In a previous post I introduced some examples of the decorative entrances of several courtyard buildings and talked about some of the ways these operate to define public, private, and semi-private spaces. I even had a nifty graphic, which I'm recycling to the right. But as usual, I have some more examples I'd like to include.
7320-7330 N. Damen, 1930
Above is a brick and stone wall and fence combination with Craftmans details. It seems likely that the fence section is a later addition, but it doesn't add much more security. Even I could hop this one. Still, it's good to retain the visibility into the court. I've seen some high solid walls which make a building look under seige.
7349-7355 N. Damen, 1926
This is a particularly good one, with some gothic touches. The combination of very tall piers and very low walls is a bit unusual. So again, not a real physical barrier, but it provides a psychological break between public and private space.
7381-7389 N. Damen, 1929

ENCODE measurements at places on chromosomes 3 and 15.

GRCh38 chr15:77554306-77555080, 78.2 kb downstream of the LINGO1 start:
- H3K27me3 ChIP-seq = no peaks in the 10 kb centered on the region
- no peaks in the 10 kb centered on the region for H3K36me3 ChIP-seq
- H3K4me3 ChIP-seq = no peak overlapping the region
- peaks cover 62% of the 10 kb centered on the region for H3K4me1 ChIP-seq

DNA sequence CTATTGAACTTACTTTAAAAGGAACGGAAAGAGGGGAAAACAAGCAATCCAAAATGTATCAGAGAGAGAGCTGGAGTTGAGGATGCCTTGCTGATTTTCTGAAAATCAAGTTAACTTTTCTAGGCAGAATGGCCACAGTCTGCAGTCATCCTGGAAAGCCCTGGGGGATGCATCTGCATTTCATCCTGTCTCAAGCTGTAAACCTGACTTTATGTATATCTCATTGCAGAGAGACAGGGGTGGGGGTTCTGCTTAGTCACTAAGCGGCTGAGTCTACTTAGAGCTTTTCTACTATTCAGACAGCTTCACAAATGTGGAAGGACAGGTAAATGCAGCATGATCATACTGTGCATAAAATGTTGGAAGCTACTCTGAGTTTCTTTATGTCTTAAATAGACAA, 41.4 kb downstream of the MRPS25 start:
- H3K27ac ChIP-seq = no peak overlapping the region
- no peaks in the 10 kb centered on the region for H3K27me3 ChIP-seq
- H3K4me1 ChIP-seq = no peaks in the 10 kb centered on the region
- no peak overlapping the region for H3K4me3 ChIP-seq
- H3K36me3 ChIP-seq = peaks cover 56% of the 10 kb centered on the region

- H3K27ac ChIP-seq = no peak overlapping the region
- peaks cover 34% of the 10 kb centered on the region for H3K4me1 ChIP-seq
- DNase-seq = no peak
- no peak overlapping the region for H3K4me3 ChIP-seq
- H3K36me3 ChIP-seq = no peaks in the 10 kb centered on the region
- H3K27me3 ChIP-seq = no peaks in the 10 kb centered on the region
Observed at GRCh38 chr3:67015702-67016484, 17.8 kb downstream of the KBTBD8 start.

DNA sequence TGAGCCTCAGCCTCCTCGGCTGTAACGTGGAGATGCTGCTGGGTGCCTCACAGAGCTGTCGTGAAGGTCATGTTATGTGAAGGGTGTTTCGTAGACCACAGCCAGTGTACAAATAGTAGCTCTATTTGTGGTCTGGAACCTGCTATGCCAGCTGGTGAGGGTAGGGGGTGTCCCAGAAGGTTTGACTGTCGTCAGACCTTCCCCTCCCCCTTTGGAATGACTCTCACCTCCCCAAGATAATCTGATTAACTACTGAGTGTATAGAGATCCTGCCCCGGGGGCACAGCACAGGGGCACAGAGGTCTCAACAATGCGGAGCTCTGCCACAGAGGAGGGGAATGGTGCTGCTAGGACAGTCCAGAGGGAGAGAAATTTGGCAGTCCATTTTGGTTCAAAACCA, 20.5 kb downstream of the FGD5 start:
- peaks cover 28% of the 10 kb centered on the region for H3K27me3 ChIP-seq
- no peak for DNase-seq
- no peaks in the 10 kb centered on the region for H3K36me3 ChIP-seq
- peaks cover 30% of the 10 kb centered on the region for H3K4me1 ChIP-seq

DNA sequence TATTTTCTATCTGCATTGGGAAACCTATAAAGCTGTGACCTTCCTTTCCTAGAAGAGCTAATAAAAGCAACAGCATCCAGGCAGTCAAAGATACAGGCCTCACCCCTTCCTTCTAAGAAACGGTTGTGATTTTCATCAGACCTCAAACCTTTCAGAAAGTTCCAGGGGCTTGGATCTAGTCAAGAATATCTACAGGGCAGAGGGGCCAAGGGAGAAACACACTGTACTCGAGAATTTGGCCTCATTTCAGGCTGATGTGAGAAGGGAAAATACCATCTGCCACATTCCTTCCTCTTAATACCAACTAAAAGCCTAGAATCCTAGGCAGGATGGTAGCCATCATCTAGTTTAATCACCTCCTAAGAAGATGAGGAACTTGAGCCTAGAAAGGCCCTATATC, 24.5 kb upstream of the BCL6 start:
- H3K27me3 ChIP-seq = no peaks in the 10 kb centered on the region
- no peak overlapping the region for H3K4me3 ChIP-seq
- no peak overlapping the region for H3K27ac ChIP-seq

Sometimes you'll find these types of entrances, which use wrought iron to suspend a lantern. This is an elegant treatment, but they don't age well. It's difficult to keep something like this protected from the elements and operable. Easier to chop off the metal and install lamps on the top of the piers. Or not at all.
6822-6828 N. Wayne, 1928
The most common materials used are brick and stone (or cast stone), so it's a bit unusual in Rogers Park to find a courtyard building with a significant amount of terracotta. This entrance actually uses two types of terracotta, white and a dark green speckled base, which resembles granite. Nice adaptation of a gothic buttress form.
7400-7410 N. Damen, 1932
This is a good example of a different type of entrance incorporating a change in grade. In this case the entire courtyard is elevated, probably creating a bit more basement storage. There are also buildings which use a sunken courtyards, which can be even more effective in creating a semi-private space.
OK, that should do it for courtyard entrances, at least for a while.